Today, I installed Ubuntu 14.04 on a new machine with full disk encryption and a Btrfs root filesystem. As the disk partitioning tool of the Ubuntu installer becomes confusing with more complex setups, I decided to just setup one hard disk at first and add the second in a RAID1 configuration later. After I successfully booted into the new system, I started to add the second hard disk. First, I simply copied the GUID partition table (GPT) with

sgdisk -R /dev/sdb /dev/sda

where /dev/sda is the old drive and /dev/sdb the new one. Afterwards,

sgdisk -G /dev/sdb

is recommended to create a random GUID for the second hard drive as both would use the same otherwise. Then, I created an encrypted volume on the second disk as described in my previous post: Setting up full disk encryption for storage with a large 4k disk, GPT and Btrfs. In order to automatically open the encrypted volumes during boot, I added the following lines to /etc/crypttab:

rootvol1 UUID=(insert your UUID here) none luks,keyscript=/etc/cryptkey.sh
rootvol2 UUID=(insert your UUID here) none luks,keyscript=/etc/cryptkey.sh

These should enable the Initramfs scripts to find the two encrypted volumes during boot and open them using the passphrase provided by the cryptkey.sh script. This script has to write the password to stdout. Hence, you can simply add an echo -n "mypassword" to test the script or use a more sophisticated mechanism like reading it from a removable USB stick. It is not necessary to change /etc/fstab as Btrfs automatically finds all required volumes once they are opened through the device-mapper and LUKS. I verified that the crypttab entries work by reopening the second volume using:

cryptdisks_start rootvol2

and added the volume to the main Btrfs filesystem as described in my linked article above. Before restarting the machine, I updated all Initramfs images using

update-initramfs -u -k all

and restarted the machine.

Unfortunately, the machine only started a rescue shell in the Initramfs environment during the next boot. After switching the terminal, I saw that it only opened one of the two required volumes and consequently Btrfs refused to mount the root filesystem. However, using the rescue shell, I was able to open the second volume and mount the root filesystem as planned. I checked every config file and did not find an error. After looking into the Initramfs scripts, I saw that they scan for LVM volumes necessary to mount a root filesystem but do not consider multiple volumes necessary to mount a multi-device Btrfs filesystem. Hence, the scripts only open the volume which is listed in /etc/fstab.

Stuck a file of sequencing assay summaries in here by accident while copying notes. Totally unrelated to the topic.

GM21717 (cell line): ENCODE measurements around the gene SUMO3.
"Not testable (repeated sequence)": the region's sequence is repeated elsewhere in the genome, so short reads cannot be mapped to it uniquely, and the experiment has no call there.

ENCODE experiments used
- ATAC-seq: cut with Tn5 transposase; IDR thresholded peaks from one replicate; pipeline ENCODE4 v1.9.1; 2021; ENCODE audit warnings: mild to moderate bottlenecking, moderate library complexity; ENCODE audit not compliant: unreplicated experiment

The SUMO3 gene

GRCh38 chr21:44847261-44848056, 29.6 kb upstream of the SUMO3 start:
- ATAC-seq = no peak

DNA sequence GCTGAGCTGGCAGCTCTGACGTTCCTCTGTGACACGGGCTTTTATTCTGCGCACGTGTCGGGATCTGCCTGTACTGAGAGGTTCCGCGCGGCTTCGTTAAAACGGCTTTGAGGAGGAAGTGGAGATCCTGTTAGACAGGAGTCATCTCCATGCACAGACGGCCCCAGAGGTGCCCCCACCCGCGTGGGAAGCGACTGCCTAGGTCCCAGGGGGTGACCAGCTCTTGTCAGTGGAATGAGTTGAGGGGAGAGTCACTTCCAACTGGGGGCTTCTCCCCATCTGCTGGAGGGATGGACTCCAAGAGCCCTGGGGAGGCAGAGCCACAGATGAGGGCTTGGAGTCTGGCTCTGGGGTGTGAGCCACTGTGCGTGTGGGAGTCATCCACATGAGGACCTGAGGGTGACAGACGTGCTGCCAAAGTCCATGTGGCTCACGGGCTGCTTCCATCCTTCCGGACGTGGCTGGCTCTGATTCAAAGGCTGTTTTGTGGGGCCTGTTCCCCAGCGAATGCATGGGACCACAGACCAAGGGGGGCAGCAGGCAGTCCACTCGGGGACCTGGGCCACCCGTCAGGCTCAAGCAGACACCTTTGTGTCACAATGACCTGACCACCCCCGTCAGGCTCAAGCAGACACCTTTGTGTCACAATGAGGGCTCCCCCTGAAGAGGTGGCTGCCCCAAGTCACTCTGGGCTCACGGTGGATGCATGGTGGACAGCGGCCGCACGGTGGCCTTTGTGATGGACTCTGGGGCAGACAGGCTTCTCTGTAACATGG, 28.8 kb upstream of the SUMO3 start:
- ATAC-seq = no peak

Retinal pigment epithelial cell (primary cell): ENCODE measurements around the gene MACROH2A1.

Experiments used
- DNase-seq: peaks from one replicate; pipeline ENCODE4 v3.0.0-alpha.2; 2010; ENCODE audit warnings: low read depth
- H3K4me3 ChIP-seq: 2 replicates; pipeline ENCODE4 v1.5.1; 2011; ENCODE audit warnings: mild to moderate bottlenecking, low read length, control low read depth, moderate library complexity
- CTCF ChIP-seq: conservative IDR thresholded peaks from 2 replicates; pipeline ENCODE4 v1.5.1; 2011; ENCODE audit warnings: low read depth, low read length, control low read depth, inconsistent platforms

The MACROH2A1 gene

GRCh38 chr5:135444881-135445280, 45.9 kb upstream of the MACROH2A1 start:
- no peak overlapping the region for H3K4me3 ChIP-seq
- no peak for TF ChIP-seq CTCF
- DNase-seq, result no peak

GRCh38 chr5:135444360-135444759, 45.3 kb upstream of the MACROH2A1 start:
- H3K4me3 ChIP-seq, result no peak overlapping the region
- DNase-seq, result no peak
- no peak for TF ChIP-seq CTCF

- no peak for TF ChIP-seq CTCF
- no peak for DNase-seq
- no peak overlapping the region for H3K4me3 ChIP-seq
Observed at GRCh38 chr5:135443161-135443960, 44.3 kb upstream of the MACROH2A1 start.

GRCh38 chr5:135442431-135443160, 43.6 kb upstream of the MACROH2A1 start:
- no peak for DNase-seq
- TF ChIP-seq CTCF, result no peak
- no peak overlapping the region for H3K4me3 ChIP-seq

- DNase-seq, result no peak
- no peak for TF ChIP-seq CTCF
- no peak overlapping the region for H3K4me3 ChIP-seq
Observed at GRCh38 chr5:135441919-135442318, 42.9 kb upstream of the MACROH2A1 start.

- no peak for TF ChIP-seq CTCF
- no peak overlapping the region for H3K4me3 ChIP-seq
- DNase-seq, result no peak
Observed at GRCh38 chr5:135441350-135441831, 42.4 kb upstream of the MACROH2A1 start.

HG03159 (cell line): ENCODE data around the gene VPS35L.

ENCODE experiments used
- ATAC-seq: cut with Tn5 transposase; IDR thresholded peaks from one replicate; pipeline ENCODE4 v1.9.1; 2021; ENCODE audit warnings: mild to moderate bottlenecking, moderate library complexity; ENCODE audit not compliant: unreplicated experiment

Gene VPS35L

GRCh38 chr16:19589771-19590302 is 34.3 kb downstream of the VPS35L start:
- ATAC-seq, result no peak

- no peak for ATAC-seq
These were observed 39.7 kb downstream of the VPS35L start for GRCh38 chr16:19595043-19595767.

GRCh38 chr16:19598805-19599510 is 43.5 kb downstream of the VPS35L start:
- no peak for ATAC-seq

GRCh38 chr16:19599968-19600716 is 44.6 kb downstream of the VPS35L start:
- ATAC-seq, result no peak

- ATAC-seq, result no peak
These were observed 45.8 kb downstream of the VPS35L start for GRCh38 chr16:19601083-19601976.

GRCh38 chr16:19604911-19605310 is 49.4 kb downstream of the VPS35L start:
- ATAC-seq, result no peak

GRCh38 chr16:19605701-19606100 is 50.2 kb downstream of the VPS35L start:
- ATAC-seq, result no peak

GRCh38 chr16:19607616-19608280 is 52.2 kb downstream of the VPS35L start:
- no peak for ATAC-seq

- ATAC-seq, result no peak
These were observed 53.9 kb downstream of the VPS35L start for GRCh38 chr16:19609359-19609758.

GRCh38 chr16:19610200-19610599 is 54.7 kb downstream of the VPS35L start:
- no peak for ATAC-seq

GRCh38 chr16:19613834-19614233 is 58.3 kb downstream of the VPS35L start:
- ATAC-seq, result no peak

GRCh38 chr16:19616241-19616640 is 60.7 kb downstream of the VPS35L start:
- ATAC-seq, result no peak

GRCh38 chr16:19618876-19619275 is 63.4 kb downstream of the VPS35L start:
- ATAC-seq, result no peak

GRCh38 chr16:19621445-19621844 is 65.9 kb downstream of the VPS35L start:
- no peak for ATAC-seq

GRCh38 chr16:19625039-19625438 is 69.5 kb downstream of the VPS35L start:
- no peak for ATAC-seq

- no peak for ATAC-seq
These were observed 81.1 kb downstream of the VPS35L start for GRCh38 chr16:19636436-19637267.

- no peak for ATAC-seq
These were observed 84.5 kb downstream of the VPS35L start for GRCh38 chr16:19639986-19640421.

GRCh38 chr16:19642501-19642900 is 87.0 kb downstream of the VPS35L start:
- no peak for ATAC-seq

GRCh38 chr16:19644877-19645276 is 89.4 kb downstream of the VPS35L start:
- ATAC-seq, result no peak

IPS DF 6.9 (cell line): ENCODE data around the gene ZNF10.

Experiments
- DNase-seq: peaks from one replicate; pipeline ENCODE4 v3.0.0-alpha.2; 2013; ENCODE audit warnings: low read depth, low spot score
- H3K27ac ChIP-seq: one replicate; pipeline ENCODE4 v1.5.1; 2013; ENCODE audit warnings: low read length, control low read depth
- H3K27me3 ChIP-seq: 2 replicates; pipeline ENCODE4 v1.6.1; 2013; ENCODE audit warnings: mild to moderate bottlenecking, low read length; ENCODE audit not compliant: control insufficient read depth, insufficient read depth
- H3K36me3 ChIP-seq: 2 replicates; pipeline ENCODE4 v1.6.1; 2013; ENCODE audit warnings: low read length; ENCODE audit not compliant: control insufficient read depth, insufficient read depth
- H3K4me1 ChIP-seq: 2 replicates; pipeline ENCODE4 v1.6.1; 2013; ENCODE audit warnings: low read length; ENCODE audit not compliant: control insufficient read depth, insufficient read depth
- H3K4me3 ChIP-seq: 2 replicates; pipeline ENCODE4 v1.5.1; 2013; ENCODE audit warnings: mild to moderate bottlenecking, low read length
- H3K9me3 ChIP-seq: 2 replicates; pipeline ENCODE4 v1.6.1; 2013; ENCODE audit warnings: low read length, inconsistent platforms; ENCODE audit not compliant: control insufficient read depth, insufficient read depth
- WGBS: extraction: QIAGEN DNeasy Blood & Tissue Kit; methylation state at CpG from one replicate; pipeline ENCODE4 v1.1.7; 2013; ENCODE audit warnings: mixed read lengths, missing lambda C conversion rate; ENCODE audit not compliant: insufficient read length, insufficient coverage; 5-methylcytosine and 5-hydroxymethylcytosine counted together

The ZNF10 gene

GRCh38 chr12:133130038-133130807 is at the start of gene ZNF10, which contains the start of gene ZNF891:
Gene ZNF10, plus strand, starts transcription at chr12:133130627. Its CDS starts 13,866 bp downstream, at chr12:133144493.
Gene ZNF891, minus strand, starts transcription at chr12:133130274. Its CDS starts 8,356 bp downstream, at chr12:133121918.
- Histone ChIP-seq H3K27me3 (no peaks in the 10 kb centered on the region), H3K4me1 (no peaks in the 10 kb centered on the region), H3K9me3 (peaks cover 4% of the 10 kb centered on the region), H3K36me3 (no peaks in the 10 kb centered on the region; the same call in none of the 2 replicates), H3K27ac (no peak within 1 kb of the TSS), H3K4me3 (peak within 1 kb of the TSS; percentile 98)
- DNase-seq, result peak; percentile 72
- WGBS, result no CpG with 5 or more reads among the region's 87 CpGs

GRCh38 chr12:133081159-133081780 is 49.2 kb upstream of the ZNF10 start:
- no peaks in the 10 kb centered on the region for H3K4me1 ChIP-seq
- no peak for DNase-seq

Sadly, I did not find an option in the configs to register the second volume. However, I noticed that the scripts create a config file in the Initramfs that contains a list of to-be-opened volumes. It is possible to manually override this config by putting lines like the following in /etc/initramfs-tools/conf.d/cryptroot:

target=rootvol1,source=UUID=(insert your UUID here),key=none,rootdev,keyscript=/lib/cryptsetup/scripts/cryptkey.sh
target=rootvol2,source=UUID=(insert your UUID here),key=none,rootdev,keyscript=/lib/cryptsetup/scripts/cryptkey.sh

To simplify this step (or if you added other options to your crypttab), you can also copy the file from your malfunctioning Initramfs and modify it accordingly. Afterwards, I updated the Initramfs again with the above command and the machine booted without interruption.